I recently read an article entitled “Facts and Myths About Medical Treatment of Colic” authored by Dr. David E. Freeman in a recent issue of “The Practitioner”. Dr. Freeman began by going through an overall treatment plan for a medical colic, then addressed by category many of the medications used to treat a medical colic, looking more specifically at the facts and myths surrounding some of the more commonly used medications. What I very much appreciated was the research behind many of the facts that were presented as well as the “debunking” of the myths. Below find a sampling of what Dr. Freeman had to say:
:Flunixin meglumine(Banamine) does not mask signs of surgical colic and SHOULD NOT be given IM (intramuscular).
:Xylazine (Rompun) can be given IV or IM and is sufficient for most colic cases, can be given repeatedly in low doses as needed and has a short duration of effect.
:Mineral oil will lubricate ingesta but will not penetrate an impaction the way water will.
:Mineral oil can be given to horses that eventually go to surgery without concern for contamination and/or peritonitis if the intestine would have to be opened (due to cleaner, more effective methods used to empty the colon).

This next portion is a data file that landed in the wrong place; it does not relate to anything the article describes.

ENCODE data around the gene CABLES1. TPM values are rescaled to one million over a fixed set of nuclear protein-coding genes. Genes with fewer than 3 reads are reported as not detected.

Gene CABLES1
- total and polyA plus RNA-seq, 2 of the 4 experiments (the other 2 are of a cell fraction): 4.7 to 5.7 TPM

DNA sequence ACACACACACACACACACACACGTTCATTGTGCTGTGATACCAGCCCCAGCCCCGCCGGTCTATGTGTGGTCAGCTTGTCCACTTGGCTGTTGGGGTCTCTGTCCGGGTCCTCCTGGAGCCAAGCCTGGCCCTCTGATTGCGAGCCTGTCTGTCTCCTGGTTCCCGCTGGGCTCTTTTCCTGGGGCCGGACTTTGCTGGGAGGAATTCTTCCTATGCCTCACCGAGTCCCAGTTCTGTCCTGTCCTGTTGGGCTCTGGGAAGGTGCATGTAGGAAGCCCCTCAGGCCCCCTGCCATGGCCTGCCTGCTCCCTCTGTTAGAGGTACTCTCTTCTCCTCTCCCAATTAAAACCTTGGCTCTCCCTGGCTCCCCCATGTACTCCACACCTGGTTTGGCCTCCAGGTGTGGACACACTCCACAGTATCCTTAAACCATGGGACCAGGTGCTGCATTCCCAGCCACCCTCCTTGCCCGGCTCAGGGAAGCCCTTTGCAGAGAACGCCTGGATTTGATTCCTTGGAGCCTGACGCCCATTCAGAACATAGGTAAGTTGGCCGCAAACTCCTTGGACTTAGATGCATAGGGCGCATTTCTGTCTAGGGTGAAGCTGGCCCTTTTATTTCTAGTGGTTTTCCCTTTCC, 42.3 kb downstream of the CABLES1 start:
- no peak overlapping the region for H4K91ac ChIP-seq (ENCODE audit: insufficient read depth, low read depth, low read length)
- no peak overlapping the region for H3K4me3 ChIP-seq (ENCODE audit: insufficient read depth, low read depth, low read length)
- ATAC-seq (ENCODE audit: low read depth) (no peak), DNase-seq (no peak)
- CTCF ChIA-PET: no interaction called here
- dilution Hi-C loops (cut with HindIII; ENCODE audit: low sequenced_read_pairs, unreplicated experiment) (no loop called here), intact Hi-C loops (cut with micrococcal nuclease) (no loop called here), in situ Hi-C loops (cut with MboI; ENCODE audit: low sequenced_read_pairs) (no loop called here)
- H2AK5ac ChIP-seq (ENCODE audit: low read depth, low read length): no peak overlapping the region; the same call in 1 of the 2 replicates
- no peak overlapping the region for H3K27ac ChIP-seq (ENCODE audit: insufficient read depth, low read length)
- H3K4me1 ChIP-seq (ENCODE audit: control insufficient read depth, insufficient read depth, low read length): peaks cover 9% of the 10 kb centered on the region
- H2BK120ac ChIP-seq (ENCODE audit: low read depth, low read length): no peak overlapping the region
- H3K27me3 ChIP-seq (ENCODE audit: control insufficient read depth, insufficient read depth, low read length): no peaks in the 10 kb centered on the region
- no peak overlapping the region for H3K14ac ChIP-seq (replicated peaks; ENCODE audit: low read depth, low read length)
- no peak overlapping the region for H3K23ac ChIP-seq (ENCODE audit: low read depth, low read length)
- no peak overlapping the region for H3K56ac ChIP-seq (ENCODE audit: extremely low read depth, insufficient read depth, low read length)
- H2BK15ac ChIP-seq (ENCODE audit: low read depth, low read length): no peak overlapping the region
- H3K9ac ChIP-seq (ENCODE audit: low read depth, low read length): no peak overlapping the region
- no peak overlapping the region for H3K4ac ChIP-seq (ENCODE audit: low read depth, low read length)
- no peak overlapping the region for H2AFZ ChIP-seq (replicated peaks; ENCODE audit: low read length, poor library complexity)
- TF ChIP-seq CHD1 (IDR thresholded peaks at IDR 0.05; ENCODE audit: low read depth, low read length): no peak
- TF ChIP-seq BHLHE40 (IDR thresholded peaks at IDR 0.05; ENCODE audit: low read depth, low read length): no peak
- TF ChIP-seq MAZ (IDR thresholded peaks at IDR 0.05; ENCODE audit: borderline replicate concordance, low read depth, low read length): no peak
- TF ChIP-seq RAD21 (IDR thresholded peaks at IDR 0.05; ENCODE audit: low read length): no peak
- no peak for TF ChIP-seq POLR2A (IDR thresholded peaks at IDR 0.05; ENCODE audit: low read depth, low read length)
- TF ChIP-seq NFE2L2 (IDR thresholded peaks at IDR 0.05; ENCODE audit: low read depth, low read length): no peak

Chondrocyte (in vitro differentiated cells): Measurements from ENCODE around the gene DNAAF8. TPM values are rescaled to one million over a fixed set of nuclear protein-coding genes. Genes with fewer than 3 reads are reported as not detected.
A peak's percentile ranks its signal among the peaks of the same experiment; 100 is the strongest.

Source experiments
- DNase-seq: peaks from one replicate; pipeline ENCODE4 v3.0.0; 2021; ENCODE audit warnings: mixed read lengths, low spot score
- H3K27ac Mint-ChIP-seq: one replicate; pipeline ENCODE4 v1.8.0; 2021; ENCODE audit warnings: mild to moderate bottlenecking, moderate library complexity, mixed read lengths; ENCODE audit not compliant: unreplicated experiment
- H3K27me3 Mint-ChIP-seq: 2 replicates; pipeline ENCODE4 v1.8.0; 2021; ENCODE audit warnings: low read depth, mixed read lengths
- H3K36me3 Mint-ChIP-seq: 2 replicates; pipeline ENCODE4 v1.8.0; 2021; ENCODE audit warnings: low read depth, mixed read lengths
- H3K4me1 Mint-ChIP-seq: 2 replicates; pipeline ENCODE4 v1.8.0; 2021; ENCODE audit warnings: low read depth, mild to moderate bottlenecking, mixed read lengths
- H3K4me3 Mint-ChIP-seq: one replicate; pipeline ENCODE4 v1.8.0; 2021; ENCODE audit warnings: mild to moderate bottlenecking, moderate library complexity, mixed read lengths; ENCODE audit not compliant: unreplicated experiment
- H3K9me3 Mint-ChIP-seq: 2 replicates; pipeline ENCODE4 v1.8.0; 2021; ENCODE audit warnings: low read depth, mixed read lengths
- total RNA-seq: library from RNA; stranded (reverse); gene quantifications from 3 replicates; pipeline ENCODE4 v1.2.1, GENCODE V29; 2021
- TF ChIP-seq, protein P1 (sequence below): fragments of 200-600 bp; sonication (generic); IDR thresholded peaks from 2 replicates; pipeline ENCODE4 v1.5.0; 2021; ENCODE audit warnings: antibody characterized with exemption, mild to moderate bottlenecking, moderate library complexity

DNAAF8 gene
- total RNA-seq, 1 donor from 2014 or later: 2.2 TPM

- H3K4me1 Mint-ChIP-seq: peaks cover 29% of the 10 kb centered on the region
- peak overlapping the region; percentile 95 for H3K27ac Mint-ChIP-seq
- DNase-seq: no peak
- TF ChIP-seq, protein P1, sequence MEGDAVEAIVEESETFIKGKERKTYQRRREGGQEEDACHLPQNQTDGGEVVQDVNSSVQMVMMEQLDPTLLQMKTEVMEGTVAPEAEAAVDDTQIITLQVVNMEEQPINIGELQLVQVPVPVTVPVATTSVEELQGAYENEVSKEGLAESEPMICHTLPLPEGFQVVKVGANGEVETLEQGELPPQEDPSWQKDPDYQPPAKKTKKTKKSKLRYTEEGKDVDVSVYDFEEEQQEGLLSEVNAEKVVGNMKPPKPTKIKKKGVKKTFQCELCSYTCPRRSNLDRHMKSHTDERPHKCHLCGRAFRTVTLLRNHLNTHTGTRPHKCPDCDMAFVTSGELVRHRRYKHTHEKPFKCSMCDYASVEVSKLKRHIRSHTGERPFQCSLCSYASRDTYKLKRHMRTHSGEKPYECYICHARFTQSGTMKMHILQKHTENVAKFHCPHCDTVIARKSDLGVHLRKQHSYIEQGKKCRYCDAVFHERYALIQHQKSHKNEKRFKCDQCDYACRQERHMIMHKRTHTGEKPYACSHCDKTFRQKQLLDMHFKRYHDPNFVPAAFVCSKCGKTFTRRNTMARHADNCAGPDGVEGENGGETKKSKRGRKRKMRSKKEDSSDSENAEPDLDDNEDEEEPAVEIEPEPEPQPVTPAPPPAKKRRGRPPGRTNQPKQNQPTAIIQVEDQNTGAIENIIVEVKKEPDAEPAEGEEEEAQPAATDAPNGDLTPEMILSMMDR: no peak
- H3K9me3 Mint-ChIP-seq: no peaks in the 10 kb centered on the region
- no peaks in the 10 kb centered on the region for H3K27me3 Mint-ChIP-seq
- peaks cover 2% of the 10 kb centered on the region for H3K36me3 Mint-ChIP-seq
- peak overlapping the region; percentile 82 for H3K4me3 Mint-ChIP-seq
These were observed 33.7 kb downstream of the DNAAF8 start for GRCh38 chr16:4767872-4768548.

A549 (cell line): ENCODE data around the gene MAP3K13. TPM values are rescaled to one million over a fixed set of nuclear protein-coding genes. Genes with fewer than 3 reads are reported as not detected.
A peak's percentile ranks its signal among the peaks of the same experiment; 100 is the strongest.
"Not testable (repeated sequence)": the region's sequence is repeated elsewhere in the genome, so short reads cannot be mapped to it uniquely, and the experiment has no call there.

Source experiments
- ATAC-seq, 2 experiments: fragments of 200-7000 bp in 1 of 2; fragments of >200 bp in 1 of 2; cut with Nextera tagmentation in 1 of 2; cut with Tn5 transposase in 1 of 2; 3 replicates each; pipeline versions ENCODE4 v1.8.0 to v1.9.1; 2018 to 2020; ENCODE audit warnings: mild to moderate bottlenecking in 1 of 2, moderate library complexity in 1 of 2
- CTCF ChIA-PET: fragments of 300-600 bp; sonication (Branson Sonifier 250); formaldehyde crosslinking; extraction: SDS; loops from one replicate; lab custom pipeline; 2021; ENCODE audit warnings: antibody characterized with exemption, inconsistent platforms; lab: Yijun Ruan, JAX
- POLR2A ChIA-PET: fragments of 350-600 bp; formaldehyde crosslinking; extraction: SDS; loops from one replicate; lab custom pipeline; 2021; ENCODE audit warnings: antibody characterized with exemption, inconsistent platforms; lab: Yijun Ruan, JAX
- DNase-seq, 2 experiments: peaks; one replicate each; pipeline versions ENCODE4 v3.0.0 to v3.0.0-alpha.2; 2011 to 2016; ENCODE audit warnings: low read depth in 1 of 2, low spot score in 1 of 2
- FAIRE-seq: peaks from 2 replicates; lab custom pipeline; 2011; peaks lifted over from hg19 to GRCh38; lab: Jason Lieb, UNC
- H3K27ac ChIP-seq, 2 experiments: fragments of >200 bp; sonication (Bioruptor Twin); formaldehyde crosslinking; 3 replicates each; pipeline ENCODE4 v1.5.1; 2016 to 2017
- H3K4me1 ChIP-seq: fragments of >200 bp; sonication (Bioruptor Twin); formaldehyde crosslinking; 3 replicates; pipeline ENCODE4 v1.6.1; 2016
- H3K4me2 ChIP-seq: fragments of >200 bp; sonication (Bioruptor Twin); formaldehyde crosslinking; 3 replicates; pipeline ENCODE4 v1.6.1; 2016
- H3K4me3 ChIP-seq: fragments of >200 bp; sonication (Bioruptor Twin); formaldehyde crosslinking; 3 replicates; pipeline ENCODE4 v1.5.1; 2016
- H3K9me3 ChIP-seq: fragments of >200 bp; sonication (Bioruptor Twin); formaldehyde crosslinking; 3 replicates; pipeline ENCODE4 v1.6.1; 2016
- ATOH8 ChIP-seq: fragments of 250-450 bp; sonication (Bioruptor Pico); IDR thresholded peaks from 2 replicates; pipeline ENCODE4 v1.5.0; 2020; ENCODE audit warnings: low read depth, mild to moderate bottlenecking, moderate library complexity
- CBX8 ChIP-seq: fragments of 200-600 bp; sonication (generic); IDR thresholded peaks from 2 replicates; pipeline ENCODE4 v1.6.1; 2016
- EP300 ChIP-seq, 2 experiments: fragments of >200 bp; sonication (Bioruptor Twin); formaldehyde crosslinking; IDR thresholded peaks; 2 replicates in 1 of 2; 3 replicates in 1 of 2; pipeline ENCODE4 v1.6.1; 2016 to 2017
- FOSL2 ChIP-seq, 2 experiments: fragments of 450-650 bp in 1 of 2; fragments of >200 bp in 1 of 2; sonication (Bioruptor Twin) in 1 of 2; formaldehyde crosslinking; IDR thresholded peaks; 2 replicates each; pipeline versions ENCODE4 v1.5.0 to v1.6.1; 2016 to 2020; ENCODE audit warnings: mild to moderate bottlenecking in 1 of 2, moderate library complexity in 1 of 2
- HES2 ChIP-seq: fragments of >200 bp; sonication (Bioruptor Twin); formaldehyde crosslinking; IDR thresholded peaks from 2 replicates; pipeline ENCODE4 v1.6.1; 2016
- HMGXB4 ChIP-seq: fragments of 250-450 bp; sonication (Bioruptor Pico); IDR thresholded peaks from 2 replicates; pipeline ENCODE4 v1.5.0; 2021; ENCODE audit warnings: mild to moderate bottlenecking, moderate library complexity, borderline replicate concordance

: IV (intravenous) fluids are expensive, require an indwelling IV catheter, and may be impractical in many settings.
:Horses with severe colic should not be treated with IV fluids at home, but instead transported immediately to a referral facility where fluids can be administered as the horse is prepped for surgery.
:Fluids given through a nasogastric tube can be an effective means of rehydrating horses with impaction, are less expensive, do not need to be sterile, and a prepared balanced electrolyte solution proved to be more effective than plain water.
Article: Freeman, David E. MVB, PHD,DACVS. Facts and Myths about Medical Treatment of Colic. The Practitioner, Issue 1, 2017. On line at: